Read The German Girl: A Novel by Correa. It chronicles the story of a wealthy German Jewish family in Berlin, as the Nazis arrive and make life a living hell. The family is lucky (I guess you could say this) to be allowed to purchase passage on the M.S. St. Louis, a passenger liner, to take them to “the Americas.” The destination is actually Cuba. The story is told from two voices – the teenage daughter in this story, and from a current-day distant family member who is trying to learn about her ancestry. Of the 900+ passengers on the ship, only a few were allowed to disembark since the Cuban President decided he needed more money to accept them. Most families had no money left, as the Reich had taken nearly all of their assets. The daughter and her very eccentric mother were allowed to stay in Cuba.  The remaining passengers are rejected by the U.S. too, and eventually return to Europe, where most of the Jews end up dying in concentration camps. The story goes back and forth from the 1939 journey to current day as the link between the two women is slowly revealed. I had a tough time sometimes, tracking the people in this book, but the story was very riveting. It’s based on facts about the ship (see Wikipedia link above if you’re interested). A shameful chapter in history.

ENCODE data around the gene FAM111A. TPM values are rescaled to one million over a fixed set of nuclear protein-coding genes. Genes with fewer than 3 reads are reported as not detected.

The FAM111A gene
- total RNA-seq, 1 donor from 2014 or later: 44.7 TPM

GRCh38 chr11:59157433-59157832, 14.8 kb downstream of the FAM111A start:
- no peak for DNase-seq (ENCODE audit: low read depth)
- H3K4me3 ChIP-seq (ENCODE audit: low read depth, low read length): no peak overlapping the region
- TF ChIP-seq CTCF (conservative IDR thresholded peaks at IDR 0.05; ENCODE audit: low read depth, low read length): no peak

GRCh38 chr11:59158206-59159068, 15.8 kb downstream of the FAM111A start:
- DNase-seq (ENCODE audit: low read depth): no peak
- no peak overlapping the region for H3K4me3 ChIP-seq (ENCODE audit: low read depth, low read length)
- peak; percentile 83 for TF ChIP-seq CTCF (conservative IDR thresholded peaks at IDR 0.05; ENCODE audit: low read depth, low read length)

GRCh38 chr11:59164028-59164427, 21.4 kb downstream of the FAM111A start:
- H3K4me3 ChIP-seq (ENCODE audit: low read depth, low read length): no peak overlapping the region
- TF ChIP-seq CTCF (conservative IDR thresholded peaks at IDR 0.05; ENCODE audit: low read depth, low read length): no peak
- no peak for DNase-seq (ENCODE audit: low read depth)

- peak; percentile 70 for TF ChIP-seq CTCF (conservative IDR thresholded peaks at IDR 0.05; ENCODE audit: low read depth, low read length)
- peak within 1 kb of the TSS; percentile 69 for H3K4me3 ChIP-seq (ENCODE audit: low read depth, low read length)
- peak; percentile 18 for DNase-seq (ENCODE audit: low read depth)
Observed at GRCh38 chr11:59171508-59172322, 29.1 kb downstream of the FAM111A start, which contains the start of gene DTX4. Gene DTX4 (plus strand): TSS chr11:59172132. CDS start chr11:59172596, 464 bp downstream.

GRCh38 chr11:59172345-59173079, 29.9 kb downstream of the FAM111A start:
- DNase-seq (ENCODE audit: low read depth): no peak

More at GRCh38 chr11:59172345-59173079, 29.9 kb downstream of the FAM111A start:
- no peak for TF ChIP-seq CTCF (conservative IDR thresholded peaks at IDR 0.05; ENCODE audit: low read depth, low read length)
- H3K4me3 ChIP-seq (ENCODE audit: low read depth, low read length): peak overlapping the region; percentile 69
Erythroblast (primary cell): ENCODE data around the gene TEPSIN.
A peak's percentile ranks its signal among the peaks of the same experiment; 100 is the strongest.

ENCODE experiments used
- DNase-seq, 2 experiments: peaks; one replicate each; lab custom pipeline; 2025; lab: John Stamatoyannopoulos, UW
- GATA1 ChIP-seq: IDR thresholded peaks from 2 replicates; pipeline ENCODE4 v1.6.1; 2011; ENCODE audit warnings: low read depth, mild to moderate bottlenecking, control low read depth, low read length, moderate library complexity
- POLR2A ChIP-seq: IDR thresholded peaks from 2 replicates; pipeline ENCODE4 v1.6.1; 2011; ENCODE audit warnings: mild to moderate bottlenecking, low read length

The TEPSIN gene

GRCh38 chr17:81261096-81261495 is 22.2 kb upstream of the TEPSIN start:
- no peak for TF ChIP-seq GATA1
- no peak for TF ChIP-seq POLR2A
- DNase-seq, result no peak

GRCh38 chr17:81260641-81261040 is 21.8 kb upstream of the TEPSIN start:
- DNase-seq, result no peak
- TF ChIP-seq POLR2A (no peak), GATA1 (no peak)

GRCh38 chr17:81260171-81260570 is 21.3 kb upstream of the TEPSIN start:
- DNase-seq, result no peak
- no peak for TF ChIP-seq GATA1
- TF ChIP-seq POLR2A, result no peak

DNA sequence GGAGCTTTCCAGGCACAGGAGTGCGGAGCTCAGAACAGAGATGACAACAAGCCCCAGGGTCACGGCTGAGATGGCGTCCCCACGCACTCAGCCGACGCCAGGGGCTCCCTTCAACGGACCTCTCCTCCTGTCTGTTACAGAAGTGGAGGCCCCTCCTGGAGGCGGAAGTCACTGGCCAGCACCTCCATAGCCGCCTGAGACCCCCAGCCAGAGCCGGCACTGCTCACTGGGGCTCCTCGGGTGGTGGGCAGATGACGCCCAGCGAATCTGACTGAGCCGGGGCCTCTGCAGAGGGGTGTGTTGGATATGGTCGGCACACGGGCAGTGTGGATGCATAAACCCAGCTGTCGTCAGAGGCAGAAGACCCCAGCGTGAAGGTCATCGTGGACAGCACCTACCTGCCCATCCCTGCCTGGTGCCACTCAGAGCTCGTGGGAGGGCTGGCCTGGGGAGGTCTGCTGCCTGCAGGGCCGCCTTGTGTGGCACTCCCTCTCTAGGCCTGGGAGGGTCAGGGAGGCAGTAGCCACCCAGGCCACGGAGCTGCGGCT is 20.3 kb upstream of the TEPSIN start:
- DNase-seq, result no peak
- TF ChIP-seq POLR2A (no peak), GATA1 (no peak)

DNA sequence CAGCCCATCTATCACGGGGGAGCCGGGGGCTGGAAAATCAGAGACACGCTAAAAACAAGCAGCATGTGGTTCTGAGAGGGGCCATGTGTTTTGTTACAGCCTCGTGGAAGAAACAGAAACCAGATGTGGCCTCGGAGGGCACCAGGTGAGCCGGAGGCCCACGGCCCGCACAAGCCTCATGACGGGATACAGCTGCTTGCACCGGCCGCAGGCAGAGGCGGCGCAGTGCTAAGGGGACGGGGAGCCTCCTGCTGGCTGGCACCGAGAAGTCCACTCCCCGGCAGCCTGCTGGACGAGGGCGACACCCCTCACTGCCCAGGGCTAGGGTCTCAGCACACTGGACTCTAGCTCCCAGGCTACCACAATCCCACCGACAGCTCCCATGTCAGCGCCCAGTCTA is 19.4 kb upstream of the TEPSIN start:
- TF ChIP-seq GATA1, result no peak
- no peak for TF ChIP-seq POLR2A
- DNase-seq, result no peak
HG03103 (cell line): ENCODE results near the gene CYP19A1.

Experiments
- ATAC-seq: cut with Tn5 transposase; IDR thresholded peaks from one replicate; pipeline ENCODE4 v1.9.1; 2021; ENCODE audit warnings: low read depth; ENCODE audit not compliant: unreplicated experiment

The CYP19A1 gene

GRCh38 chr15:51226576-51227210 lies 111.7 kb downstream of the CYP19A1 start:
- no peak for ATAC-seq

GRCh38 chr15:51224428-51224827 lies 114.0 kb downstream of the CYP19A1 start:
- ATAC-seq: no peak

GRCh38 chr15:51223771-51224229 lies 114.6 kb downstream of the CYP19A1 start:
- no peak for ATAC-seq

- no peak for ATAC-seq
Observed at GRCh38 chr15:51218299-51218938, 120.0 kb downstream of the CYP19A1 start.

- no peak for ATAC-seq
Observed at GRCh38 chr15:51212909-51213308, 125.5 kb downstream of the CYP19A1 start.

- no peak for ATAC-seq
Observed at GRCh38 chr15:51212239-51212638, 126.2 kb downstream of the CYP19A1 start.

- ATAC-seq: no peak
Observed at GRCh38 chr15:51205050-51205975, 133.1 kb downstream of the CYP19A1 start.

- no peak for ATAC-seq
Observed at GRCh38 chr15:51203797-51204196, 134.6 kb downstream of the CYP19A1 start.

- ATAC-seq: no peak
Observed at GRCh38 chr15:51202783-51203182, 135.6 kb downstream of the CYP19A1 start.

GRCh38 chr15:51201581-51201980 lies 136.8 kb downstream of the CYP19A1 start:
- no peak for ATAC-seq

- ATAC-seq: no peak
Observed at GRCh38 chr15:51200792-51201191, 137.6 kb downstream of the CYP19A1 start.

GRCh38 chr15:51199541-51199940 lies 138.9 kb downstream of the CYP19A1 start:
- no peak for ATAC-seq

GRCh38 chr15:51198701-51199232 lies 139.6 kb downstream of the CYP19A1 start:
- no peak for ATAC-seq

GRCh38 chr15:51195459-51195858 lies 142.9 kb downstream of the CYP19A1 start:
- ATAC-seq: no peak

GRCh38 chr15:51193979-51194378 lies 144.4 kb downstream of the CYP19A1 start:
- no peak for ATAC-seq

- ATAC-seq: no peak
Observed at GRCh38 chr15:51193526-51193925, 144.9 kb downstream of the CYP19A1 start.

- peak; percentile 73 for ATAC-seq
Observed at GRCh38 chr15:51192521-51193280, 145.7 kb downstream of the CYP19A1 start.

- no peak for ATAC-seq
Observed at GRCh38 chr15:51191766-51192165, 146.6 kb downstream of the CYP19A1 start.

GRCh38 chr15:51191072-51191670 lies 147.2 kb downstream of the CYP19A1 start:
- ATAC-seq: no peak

Recently finished reading a magnificent historical novel. Not new. Philippa Gregory has been a favorite author of mine for a couple of decades. You may remember her most famous book, The Other Boleyn Girl, published some years ago. I thought that was a really great book. I’ve read other books by Gregory, but most recently I read The King’s Curse (The Plantagenet and Tudor Novels). The time period is the 1450s to 1541, mostly under the rule of King Henry VIII, the infamous womanizer and wife/Queen-killer. The man who cursed Rome (the Pope) – he wanted his first marriage annulled because Queen Catherine couldn’t produce a living male heir. And subsequently made himself the head of the church in England in order to do so. It was a Catholic country at the time. This story (it’s fiction, but woven with intricate historical detail) is from the voice of Margaret of York (a lady-in-waiting to Queen Catherine),  who was a Plantagenet in her own right (which is key to the later events in the book). Certainly I’ve read other novels over the years that dealt with Henry VIII, but not with this much breadth of info. What a wicked, sinful man he was. And did I say tyrant. Wow.  I could hardly put it down, through its nearly 600 pages. In the author’s notes at the end, she shares relatively recent medical info that suggests Henry probably suffered from a rare problem, Kell positive blood type, which can cause miscarriages, stillbirths and infant deaths IF the mother has the more common Kell negative blood type. And that in his later years, he may have had McLeod syndrome, a disease only found in Kell positive individuals. Around the age of 40 it causes physical degeneration and personality changes resulting in paranoia, depression and irrational behavior. All of those King Henry VIII had in spades. If you read the book, you might read the author’s notes (at the end) before reading the book. If you like historical fiction (I love any book about English history) you’ll just love this one. It’s interesting, though, as I think about the many books I’ve read covering this era in English history, that each book presented its hero/heroine as the most innocent and worthy individual vying for the crown of England. I remember thinking Anne Boleyn was dealt with so badly during her life (and certainly her beheading), and yet reading this book, I completely reversed my opinion. Anne Boleyn was called a wh–e by most people during the years she shared Henry’s bed. The “curse” from the title pertains to Henry’s inability or the curse on the Tudors, that caused him to fail in producing a male heir. In any case, none of Henry’s wives should have died for it – likely it was all Henry’s fault anyway. Just read this one, okay?